07/28/2014 04:43 pm ET Updated Sep 27, 2014

The Great Thing About Pillow Fights

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I have to nag my kids from morning to night to do the simplest things --like brushing their teeth or showering. I thought parenting would be more enjoyable! My twins hate it when I act like a prison warden and I don't like it either, but I don't know how to get them to cooperate. Any advice?

There are seemingly endless things to cross off the list with our children every day, and most of them aren't much fun. Getting kids to do things like brushing their teeth or getting into the shower can feel like herding cats. Just when you thought you had made some progress -- your son actually made it all the way into the bathroom and has started running the water! -- something sabotages his momentum. You discover him in his bedroom ("I just thought of a way to fix my Lego tower!") while the water in the shower is left running.

As strange as it may sound, one of the best things about children is that they don't share our sense of urgency about many of the things that we consider important. Kids are committed to living with as much pleasure as possible, which means they are not likely to feel as you do about showering or brushing their teeth.

The more you accept that this is simply the way it is, the more effective you'll be in enlisting their cooperation. Here is why: Whenever you come across as desperate or needy, your pleading tone will announce to your child that a game of tug of war has begun.

And kids like games. So when you come AT your child with desperation or drama, you are actually inviting them to play a game with you. And that is something of great interest to nearly all children.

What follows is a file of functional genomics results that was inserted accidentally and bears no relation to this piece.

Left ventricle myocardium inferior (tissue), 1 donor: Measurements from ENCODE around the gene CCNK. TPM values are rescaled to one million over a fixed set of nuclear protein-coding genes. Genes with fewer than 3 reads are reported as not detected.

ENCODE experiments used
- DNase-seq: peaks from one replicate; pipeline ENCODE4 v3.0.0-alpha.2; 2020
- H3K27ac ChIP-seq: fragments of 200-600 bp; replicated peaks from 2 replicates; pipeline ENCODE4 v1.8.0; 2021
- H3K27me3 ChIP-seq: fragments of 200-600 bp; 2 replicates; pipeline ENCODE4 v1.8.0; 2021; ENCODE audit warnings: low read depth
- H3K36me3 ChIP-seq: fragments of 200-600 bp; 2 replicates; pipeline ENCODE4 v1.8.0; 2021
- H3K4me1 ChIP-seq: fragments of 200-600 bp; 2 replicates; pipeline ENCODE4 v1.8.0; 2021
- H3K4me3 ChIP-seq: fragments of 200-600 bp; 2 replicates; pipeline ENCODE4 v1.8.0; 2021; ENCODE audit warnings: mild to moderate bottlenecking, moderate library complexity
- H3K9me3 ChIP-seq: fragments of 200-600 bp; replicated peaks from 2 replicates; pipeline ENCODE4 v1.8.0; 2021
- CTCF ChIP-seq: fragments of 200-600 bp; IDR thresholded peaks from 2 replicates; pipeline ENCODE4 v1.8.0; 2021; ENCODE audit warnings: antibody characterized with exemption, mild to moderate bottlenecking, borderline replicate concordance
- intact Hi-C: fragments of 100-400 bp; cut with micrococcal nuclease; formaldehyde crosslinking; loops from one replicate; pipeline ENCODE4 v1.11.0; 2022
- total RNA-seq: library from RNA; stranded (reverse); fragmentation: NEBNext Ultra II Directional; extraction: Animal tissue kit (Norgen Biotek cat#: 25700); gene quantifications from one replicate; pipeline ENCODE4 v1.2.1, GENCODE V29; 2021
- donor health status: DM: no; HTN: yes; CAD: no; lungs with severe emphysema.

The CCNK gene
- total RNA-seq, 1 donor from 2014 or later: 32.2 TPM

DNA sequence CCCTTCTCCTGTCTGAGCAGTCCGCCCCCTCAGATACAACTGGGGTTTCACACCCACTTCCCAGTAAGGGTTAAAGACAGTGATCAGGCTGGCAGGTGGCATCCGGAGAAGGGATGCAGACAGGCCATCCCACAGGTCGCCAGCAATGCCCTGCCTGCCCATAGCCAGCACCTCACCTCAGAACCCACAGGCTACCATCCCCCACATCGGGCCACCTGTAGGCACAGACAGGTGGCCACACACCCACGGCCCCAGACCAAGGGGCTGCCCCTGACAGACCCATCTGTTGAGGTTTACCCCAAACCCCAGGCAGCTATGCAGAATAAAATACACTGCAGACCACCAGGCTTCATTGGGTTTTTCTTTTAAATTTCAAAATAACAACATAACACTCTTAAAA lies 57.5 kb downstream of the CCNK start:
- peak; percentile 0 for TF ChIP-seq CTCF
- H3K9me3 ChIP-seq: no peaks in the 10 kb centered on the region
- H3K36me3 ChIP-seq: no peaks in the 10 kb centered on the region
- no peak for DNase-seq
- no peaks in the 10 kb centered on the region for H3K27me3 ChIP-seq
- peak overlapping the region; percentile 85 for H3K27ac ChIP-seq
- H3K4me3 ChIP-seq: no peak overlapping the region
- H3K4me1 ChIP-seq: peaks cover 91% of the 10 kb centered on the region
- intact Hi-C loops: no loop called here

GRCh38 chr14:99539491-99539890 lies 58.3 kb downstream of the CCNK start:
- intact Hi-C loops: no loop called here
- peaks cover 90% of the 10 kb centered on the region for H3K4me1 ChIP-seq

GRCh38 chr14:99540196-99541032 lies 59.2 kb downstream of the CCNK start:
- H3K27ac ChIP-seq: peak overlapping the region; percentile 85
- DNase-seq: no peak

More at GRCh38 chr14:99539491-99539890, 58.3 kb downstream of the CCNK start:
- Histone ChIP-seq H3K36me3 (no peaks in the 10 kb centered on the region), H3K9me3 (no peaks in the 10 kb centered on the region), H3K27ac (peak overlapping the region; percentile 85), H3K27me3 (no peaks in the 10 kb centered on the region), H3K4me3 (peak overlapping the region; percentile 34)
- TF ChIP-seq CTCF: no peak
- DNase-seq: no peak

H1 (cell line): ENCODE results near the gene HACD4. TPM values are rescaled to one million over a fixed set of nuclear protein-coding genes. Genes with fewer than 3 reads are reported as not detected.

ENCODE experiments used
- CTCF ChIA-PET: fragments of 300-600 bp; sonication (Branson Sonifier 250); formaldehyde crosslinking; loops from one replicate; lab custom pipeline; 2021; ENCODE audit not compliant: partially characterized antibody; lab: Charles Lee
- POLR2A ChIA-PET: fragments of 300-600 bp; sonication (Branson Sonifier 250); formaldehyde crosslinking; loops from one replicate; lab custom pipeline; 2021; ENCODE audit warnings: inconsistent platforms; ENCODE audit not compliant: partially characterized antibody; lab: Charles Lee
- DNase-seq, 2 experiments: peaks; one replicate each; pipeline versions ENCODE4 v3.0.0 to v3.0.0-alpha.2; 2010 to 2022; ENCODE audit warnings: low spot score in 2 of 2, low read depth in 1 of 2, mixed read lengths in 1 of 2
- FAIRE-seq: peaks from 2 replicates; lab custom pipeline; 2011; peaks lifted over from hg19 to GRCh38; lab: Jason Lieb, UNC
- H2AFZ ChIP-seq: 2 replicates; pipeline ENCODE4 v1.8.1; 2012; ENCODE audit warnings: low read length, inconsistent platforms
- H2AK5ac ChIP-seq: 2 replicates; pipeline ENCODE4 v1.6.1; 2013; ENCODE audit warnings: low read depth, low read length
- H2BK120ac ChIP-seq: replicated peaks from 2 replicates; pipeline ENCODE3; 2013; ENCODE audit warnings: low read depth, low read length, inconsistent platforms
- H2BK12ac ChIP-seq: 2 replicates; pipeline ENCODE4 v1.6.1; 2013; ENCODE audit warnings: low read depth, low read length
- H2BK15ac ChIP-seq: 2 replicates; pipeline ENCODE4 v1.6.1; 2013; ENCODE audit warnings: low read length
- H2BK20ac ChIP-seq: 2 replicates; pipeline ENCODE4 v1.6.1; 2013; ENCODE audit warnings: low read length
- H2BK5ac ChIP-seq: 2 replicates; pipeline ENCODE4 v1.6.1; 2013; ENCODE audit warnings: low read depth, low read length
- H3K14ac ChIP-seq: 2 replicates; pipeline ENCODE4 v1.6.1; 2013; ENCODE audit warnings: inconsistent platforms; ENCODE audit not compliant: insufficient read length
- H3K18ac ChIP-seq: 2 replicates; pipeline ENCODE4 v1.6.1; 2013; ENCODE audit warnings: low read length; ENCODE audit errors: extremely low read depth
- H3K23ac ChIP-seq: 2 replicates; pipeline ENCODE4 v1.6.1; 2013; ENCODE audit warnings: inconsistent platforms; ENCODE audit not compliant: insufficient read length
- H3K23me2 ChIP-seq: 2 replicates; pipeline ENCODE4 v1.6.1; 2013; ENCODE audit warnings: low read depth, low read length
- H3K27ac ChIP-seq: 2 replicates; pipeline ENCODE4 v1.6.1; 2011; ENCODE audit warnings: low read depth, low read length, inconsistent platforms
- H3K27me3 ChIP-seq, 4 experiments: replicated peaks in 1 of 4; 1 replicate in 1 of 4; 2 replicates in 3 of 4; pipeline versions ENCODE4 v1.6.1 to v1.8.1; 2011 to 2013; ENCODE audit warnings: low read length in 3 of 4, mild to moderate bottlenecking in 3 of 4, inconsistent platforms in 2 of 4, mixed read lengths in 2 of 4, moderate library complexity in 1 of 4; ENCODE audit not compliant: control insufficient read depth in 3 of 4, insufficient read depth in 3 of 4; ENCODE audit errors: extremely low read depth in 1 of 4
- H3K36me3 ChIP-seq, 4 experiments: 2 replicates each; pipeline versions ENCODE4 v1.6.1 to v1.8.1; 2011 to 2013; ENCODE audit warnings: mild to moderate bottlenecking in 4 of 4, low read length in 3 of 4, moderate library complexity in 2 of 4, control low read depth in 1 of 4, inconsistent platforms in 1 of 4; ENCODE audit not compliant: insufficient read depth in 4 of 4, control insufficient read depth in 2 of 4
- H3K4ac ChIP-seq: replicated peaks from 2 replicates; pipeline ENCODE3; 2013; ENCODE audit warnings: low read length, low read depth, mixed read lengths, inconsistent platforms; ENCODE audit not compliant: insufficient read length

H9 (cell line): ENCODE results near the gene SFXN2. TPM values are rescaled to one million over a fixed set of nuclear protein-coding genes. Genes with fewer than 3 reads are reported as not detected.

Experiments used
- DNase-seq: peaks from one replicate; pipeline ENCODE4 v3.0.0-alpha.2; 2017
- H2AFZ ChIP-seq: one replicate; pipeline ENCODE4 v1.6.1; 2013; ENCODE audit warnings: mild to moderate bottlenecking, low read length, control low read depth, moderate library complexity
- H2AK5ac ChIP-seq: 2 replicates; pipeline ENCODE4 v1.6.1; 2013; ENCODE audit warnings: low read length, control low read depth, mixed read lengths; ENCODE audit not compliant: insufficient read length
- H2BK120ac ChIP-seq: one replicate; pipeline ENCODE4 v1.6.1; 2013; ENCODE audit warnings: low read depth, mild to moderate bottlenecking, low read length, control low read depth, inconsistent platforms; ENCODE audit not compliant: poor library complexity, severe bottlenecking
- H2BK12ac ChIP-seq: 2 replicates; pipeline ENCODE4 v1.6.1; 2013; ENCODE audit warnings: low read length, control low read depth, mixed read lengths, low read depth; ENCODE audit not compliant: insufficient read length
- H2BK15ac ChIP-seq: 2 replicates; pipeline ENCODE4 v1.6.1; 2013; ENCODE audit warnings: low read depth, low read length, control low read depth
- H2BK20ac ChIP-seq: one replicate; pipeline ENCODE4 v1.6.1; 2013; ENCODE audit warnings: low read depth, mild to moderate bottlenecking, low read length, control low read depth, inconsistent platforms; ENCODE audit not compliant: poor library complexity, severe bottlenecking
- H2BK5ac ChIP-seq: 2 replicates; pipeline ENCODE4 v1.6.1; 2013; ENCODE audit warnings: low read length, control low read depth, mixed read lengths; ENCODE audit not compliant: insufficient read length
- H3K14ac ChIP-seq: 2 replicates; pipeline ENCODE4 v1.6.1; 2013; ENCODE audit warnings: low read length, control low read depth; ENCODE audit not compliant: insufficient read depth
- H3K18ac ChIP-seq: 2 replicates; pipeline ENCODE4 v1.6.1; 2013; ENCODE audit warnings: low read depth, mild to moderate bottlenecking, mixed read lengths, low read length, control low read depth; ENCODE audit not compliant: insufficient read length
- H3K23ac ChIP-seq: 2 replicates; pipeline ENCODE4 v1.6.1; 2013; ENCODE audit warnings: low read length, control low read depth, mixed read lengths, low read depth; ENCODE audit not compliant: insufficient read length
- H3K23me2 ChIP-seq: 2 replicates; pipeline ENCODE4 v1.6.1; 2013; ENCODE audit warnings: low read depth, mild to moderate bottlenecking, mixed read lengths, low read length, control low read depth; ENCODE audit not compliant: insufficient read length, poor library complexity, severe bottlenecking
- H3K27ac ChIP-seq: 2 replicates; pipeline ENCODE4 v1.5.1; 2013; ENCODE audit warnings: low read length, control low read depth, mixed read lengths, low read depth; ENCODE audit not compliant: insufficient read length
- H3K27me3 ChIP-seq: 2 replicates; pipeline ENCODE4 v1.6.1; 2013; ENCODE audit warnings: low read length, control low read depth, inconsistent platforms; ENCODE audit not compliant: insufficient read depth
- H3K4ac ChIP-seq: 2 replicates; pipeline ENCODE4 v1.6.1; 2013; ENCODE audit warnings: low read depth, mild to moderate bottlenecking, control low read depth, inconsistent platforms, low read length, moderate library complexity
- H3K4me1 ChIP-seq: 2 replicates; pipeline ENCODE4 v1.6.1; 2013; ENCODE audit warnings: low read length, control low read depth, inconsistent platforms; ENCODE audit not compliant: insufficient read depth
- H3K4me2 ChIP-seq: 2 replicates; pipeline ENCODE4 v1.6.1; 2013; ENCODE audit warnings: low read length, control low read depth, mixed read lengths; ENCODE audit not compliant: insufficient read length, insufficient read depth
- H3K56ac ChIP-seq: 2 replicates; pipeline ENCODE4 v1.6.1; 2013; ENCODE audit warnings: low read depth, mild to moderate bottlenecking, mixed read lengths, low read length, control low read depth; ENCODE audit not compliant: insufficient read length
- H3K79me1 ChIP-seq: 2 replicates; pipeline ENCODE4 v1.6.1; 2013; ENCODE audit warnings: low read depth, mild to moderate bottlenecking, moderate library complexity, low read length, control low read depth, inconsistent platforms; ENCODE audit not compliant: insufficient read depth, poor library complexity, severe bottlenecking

So, here is my advice: Play with your children! Inject more fun into your days. Chase them around the house. Deliver your request to brush their teeth while in a French accent. Roughhouse with them. Have a hula hooping contest. Playfulness is extremely appealing to children, and can immediately override resistance.

Sing with your children. Have a pillow fight. Set up target practice with a handful of rocks and some empty cans in a field. Your kids want to enjoy you as much as you want to enjoy them. By having fun with them, you should find that they're more willing to do the mundane things you ask. Just make sure they're in the shower before they turn on the water.


Susan Stiffelman is the author of Parenting Without Power Struggles: Raising Joyful, Resilient Kids While Staying Cool, Calm and Connected. She is a family therapist, parent coach and internationally recognized speaker on all subjects related to children, teens and parenting.

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